The two Chapman students accused of stealing and abusing Orange High School’s Tim the turkey pleaded guilty during their arraignment Sept. 1 to entering an animal enclosure without consent, according to court records.
The arraignment comes two days after the turkey was euthanized, according to Patti Williams, an agriculture teacher at Orange High School.
“We put him down after months of medication and treatment,” Williams wrote in an email. “Our veterinarian and I decided this was the most humane thing for him. Many people have been affected by this little turkey and the cruelty he was given. We are all sad that he lost his life because of these two people.”
At the hearing, held in the Superior Court of Orange County, senior Richard “Brent” Melbye and former Chapman student Steven Koressel were each charged with a misdemeanor and sentenced to one day of jail, one year of probation and 100 hours of community service.
In addition to the sentencing, Koressel and Melbye must each submit a DNA sample to the Combined DNA Index System, as well as maintain a length of 100 yards away from Orange High School at all times, according to Roxi Fyad, the Orange County District Attorney Office’s spokeswoman.
Koressel and Melbye were also ordered to pay a total restitution of $447 to Saddleback Animal Hospital, where Tim’s evaluation and treatment took place, Fyad said.
The two students, who were Chapman lacrosse players, were arrested April 18 in connection with the theft and abuse of Tim. They were released without bail from Orange County Jail the following day on the condition that they would attend their future court date, according to the Orange County Sheriff’s Department’s arrest records.
However, although Koressel and Melbye pleaded guilty, they were not present in court for their sentencing Sept. 1. They are expected to return to court in March to evaluate the progress of their community service.
Defense attorney Lolita Kirk, who represents Koressel and Melbye, did not respond to The Panther’s requests for comment.
Jerry Price, vice chancellor for student affairs and dean of students, confirmed that Melbye is still a student at Chapman. Although Koressel participated in the commencement ceremony last spring, he did not graduate and is not currently enrolled in the university.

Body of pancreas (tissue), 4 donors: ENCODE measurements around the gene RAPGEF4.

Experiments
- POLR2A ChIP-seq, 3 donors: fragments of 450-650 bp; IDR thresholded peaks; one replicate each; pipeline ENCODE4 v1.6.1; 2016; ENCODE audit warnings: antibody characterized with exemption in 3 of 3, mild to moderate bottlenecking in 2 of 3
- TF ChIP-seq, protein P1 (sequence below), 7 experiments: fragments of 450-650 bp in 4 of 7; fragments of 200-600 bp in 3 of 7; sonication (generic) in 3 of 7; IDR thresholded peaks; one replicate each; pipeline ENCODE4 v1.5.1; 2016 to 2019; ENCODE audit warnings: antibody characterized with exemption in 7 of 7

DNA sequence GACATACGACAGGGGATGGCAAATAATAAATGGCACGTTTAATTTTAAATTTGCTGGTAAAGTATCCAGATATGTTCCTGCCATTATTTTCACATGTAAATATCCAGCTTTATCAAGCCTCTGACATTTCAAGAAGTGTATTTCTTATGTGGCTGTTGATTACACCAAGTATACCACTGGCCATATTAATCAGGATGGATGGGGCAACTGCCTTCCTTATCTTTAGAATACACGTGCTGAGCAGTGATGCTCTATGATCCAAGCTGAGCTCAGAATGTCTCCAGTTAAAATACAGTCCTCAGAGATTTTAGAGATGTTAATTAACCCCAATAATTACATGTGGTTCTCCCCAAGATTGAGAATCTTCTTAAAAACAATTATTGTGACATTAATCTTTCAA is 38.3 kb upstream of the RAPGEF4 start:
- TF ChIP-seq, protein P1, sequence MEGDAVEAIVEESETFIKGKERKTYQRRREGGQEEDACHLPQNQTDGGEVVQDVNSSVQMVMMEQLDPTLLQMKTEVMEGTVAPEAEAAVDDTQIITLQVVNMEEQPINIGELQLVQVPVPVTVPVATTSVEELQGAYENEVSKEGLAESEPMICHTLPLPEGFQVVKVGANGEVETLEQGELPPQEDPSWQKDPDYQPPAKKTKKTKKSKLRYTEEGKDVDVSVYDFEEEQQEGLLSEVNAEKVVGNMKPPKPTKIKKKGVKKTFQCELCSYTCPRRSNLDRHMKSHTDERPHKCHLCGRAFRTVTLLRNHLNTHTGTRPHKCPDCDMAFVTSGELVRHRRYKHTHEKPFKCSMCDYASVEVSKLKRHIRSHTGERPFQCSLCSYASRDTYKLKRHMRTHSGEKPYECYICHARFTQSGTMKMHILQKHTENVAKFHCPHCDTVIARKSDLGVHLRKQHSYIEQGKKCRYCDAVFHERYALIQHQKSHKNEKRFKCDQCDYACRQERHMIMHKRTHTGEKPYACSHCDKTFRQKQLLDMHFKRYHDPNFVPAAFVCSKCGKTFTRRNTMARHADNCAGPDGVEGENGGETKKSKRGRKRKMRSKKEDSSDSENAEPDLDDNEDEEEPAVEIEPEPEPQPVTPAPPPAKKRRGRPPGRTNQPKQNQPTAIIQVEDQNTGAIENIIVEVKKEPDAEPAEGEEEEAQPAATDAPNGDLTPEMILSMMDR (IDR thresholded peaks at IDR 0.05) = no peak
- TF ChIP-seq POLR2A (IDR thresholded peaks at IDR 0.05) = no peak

Price added that the only leverage the university has over a student once he or she has finished all academic requirements is to withhold a degree, but this only happens in rare circumstances. Price anticipates that Koressel will return to Chapman in future semesters to finish his degree.
Melbye and Koressel were suspended from the lacrosse team following their arrest, but were allowed to compete in the national championships in May, University Spokesperson Mary Platt told The Panther last spring.
Platt wrote in an email that she is unable to comment on what form of disciplinary action the university will take against Melbye and Koressel due to federal student privacy laws.
However, Price views trespassing as a serious offense.
“As part of our neighbor-relations issue, one of the more frustrating allegations we get is that neighbors say students come onto their property,” Price told The Panther Aug. 25. “If in the end, they’re charged with trespassing, then that’s something we will definitely want to look at for disciplinary action as well.”
Koressel and Melbye did not respond to a request for comment.
Effect on neighborhood conflict
The charges come in the middle of conflict between the city of Orange and Chapman. Neighbors have voiced their concerns about the university’s expansion plan, parties hosted by students and other issues.
Peter Schumacher, an Orange resident who has lived near Chapman for 10 years, thinks the timing of the incident is bad for the university and neighborhood, despite the positive experiences he has personally had with students.
“The neighborhood has been at odds with the students and tensions were already high. It’s terrible what they did,” Schumacher said. “Stealing the turkey and treating it the way they did is very disappointing. I wish they would have owned up to it better, including the school itself. I hope those students and the college do their best to make it right with the high school and community.”
Tim the turkey’s veterinarian at Saddleback Animal Hospital and OC Animal Care did not respond to requests for comment to verify the details of what happened to Tim in April.
Jamie Altman contributed to this report.
Read Patti Williams’ guest column about the Tim the turkey incident here.